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Dust in East Greenland ice samples provides new insight into climate change

  • Dust in East Greenland ice samples provides new insight into climate change
  • Scientists have developed a method that can map the advancement of glaciers in cold periods and their melting in warmer periods. The data may be used to predict sea level rise.

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CORDIS
CORDIS brings you the results of EU research and innovation.
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A major threat that may emerge as a consequence of global warming is the increase in coastal flood risk driven by melting glaciers that lead to sea level rise. Therefore, reliable assessments of sea level variability are crucial for effective adaptation strategies.

Partially supported by two EU-funded projects, TiPES and ICE2ICE, a team of researchers examined East Greenland’s ice core dust record to shed light on climate and atmospheric conditions. Their findings were published in the journal ‘Nature Communications’.

An ice core is a cylinder-shaped sample of ice drilled from a glacier. The analysis of its physical and chemical properties can reveal past variations in climate ranging back to hundreds of thousands of years. A news release by the University of Copenhagen’s Niels Bohr Institute explains: “The ice is composed of annual layers, like the growth rings in a tree, so the distribution of large and small dust particles can be linked to the advancement and melting of the ice.”

Anchor point

According to lead author Dr Marius Folden Simonsen, while the end of the Ice Age where the ice cap is shrinking is well explained scientifically, it’s hard to obtain data on the period before the Ice Age. “The ice is an extremely strong natural force, so it grinds away everything when advancing. But with the new method, we have data on the advancement of the ice. All of a sudden, we have a link to information on how quickly we enter an ice age, in a way we never used to have,” Dr Simonsen says.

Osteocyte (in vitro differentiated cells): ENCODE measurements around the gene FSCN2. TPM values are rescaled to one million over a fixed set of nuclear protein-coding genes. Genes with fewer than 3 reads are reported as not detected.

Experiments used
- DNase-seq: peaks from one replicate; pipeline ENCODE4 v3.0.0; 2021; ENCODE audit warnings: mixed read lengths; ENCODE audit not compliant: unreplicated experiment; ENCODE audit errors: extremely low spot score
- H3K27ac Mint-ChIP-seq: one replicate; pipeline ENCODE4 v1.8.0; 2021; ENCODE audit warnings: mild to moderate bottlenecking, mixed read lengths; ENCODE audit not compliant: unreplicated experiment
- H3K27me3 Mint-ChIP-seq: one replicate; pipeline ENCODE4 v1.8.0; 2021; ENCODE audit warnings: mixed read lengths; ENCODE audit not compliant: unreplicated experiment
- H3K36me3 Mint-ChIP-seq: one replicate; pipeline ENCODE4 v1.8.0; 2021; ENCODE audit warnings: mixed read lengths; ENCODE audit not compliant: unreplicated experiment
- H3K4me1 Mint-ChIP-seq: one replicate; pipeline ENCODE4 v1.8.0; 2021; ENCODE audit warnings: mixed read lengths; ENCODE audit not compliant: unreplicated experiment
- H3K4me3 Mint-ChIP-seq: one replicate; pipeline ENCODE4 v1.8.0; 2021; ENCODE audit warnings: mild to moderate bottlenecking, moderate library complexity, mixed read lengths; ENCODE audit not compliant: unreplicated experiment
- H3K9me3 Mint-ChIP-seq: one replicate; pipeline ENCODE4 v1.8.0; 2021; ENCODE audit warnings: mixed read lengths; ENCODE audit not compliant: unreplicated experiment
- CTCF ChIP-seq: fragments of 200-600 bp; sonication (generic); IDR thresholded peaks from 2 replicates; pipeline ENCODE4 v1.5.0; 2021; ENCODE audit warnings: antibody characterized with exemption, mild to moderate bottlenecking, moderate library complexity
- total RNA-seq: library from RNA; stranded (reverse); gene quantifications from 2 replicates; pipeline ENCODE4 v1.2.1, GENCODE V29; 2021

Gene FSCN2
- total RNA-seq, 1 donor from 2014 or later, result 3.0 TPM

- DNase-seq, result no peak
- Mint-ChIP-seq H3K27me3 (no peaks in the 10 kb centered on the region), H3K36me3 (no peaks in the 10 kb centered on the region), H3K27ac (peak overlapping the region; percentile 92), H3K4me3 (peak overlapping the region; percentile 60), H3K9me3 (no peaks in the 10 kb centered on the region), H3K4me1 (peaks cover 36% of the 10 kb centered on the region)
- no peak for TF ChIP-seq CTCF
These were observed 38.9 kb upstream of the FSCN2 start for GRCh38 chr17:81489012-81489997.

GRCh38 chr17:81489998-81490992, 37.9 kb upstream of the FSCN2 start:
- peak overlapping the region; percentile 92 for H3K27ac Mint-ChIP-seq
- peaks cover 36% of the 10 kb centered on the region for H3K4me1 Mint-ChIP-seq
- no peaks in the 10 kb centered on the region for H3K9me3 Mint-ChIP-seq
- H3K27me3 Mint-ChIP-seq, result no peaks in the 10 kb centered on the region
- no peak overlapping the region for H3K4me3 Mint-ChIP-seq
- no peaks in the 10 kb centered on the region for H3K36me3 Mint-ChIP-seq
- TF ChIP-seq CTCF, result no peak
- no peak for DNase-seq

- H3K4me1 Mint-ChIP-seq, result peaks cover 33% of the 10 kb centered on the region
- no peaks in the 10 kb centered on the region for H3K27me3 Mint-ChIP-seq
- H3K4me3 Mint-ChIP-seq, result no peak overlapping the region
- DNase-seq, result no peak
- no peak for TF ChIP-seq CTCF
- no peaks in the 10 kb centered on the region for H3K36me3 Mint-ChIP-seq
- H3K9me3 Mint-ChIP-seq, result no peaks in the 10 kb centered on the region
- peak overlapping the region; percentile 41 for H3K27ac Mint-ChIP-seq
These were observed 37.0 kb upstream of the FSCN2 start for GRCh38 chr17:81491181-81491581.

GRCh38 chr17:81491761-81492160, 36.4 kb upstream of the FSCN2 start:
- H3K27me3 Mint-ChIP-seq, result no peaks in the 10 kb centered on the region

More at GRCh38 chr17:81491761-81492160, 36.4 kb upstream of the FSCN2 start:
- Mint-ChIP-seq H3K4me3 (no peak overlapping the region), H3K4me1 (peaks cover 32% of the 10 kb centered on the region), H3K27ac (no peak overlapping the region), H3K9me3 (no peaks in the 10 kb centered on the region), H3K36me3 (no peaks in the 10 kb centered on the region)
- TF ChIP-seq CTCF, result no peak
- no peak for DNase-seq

As noted in the same news release, the findings of the new method can be utilised “to compare the reaction in the masses of ice to changes in the atmospheric content of greenhouse gasses like CO2.” The results are important for climate models that are used to forecast the rise in sea level “because the models must be tested by comparison to reality,” as noted by Dr Simonsen. “And in the new method we’ve acquired an anchor point in a period about which not much scientific knowledge existed.” The research team hopes to use the new method at other locations to collect more data on past changes of glaciers, with new drill sites planned in north-east Greenland and Canada.

The ongoing TiPES (Tipping Points in the Earth System) project was set up to clarify and explain the dynamics and thresholds of climate change tipping points (TPs), beyond which rapid changes can occur without any additional forcing. The TiPES factsheet states: “The project will identify subsystems that may exhibit abrupt transitions, and couplings between them, by focussing on paleoclimatic records and abrupt transitions therein.” It adds: “Novel methods to detect Early Warning Signals of forthcoming TPs, and to make skilful predictions on their basis, will be developed.”

The ICE2ICE (Arctic Sea Ice and Greenland Ice Sheet Sensitivity) project ended in July 2019. It focused on “the cause and future implications of past abrupt climate change in Greenland, the main hypothesis being that Arctic and sub-Arctic sea ice cover is key to understand past and future Greenland temperature and ice sheet variations,” as noted on CORDIS.

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